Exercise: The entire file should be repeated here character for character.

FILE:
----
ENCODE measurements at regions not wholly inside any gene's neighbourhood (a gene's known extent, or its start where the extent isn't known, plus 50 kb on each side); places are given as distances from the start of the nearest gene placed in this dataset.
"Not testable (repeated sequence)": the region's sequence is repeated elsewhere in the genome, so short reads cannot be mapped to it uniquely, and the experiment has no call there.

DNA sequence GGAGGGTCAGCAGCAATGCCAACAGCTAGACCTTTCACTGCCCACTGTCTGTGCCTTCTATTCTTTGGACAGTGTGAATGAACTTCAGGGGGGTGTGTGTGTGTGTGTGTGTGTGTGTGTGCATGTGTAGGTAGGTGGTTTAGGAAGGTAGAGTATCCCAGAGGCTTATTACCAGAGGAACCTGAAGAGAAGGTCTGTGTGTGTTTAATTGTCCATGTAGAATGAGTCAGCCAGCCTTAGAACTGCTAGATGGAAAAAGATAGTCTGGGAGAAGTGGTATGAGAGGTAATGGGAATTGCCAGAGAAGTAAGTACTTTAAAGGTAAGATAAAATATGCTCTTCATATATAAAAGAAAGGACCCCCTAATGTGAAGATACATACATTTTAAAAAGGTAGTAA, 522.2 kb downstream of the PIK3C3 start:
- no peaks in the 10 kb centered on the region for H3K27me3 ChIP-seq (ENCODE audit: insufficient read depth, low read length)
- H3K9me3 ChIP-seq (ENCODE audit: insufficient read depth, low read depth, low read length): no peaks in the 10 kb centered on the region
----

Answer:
ENCODE measurements at regions not wholly inside any gene's neighbourhood (a gene's known extent, or its start where the extent isn't known, plus 50 kb on each side); places are given as distances from the start of the nearest gene placed in this dataset.
"Not testable (repeated sequence)": the region's sequence is repeated elsewhere in the genome, so short reads cannot be mapped to it uniquely, and the experiment has no call there.

DNA sequence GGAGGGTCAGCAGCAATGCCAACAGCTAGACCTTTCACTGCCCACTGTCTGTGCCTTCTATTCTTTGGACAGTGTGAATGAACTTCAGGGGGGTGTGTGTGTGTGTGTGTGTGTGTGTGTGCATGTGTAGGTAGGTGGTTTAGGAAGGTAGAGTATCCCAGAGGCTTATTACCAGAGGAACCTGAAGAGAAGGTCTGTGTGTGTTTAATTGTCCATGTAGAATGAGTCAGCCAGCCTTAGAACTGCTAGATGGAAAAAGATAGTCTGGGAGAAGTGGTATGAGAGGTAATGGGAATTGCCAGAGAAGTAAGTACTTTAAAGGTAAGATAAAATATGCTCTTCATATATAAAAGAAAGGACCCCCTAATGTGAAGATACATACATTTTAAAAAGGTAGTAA, 522.2 kb downstream of the PIK3C3 start:
- no peaks in the 10 kb centered on the region for H3K27me3 ChIP-seq (ENCODE audit: insufficient read depth, low read length)
- H3K9me3 ChIP-seq (ENCODE audit: insufficient read depth, low read depth, low read length): no peaks in the 10 kb centered on the region